Authors: Sarah Webb
Hello and welcome to
Love and Other Drama-Ramas!
This book features a very special boy — Bailey Otis. Readers often ask me whether any of the “Ask Amy Green” characters are based on real people, and in Bailey’s case the answer is yes. When I was thirteen, a dark-haired boy used to follow me home from school. He never said a word, just walked a few steps behind me — which was a little unnerving.
One day I’d had enough of this creepy behavior, so I spun around and asked him what he was playing at. He shrugged and said that I looked nice and he just wanted to talk to me. Then he gave me this lovely shy smile from under his floppy fringe.
So we talked.
It turned out we had a lot in common — we were both big readers and loved old movies — and we quickly became friends. He told me his mum had died recently, and he was having a tough time dealing with it. A few months after we first spoke, he and his dad moved away and we lost contact, but I’ve always wondered what happened to him. I hope he’s happy.
Bailey Otis was inspired by my lost friend. I hope you enjoy Amy, Clover, and Bailey’s story.
“Adults are crazy,” I moan to my best friend, Mills, as we trudge through mounds of soggy autumn leaves, sending a musty smell into the air, on our way to school. “Dave’s convinced Mum’s going to elope with the Irish Surfing Chef. He’s completely delusional.” (Dave is Mum’s much-put-upon fiancé.)
Mills’s eyes widen, and she gives a little shiver. “You mean Finn Hunter? Holy moly, Amy, I’d elope with him! He’s gorgeous. Those smoldering green eyes. Those abs.” She pauses and looks at me. “Did Dave catch your mum kissing the telly while Finn was on?”
I smile. “Nope, she’s only ghostwriting Finn’s book for him — which means they’ll be working up close and
That’s why Dave is so worried.”
“Ghostwriting?” She frowns. “Your mum and Finn Hunter are writing a horror story together? Haunted houses, vampires, that sort of thing?”
I laugh. “Nothing to do with spooks or werewolves or ax-wielding maniacs. Mum’s going to help him write
book. Finn will tell her what he’d like in the book — characters, plot, that kind of stuff — she’ll make notes and then write it for him. All the stars have ghostwriters, apparently — Katie Price, Madonna. Sounds pretty lazy, if you ask me, but if it pulls Mum out of the Mama Doldrums, then hallelujah.”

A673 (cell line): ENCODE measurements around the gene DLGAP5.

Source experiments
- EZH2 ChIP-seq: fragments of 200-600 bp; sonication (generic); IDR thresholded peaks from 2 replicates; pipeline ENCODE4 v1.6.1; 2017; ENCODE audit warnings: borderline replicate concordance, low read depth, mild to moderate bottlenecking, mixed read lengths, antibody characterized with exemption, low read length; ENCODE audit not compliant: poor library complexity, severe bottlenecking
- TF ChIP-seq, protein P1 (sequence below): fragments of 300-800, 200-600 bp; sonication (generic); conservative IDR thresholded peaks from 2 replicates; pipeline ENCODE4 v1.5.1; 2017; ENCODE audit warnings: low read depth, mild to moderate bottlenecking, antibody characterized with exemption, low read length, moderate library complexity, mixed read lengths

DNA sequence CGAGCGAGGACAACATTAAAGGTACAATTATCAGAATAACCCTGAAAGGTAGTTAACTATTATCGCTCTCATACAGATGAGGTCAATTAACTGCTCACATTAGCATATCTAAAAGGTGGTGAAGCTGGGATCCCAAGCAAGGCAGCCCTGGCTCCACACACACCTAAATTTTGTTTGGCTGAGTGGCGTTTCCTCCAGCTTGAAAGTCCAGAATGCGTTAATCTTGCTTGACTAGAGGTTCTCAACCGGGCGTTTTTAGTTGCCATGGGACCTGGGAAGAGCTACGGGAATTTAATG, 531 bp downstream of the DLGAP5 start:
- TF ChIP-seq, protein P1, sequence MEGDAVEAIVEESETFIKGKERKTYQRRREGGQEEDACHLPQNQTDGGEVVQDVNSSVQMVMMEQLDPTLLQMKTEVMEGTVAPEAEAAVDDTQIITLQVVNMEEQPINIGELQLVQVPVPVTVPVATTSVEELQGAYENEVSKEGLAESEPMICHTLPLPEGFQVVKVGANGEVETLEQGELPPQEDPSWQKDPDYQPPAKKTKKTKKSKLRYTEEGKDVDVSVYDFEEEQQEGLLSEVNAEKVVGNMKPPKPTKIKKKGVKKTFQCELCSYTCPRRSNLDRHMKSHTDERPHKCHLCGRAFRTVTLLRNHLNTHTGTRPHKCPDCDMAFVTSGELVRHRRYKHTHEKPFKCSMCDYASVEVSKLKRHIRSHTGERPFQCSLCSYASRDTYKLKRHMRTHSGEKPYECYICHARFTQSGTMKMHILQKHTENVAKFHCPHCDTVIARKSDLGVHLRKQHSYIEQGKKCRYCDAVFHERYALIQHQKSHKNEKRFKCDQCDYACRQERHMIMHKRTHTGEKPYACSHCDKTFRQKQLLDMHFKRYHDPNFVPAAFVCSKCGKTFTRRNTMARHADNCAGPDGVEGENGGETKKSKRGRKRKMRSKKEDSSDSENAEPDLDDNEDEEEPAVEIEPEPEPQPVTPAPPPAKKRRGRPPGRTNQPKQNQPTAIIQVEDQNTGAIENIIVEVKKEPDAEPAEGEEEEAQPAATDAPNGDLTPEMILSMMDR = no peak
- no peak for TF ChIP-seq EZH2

“Is she still in one of her funny moods?” (Mills knows Mum only too well.)
“Yep. Gothic glum for days now. Anyone would think she’d morphed into Bella Swan. But working with Finn is bound to cheer her up. She’ll be spending hours and hours with him, and some of the meetings will be in our house.” I wiggle my eyebrows at Mills. “Imagine — just the two of them, huddled over Mum’s laptop.”
Mills squeals. She jumps up and down on the spot and clutches my arm. “Can I meet him, Ames?” she begs. “Please, please,
“Of course. But keep it to yourself. No one’s supposed to know that Finn has a ghostwriter. I wish we could tell the D4s, though. They’d be so envious.” (The D4s are the mean girls at our school, Saint John’s.)
“It’s a shame, all right. But forget the D4s — I want details, girl, details. What’s Finn like in real life? And if the book’s not a gory bloodfest, is it one of those swoony romance novels my mum reads? The ones with gorgeous millionaires and champagne and, you know, kissing and stuff?” Mills’s face goes a little pink.
I laugh. “Not exactly.”
And I tell her the whole story. . . .
It all started yesterday late afternoon, when Mum made a rather startling announcement in the kitchen. “Remember the book I was hired to ghostwrite?” she said, looking at me and Dave smugly. (Mum’s a television scriptwriter, but she hasn’t worked since my baby sister, Evie, was born eight months ago.) “Well, I have news,” she continued, ignoring Evie, who was squirming in her high chair and throwing mushed-up food around as usual. “I’m starting work on it next week. Would you like to know the title?”
“The suspense is killing me,” I said with a bored sigh.
“Less of the Miss Snark, Amy Green,” Mum said. “The book — my very first proper published novel — is called
” Her eyes were glistening. She was clearly very excited about the whole thing.
Dave grinned at her. “
? Bring it on, Sylvie.” He gave a saucy wink.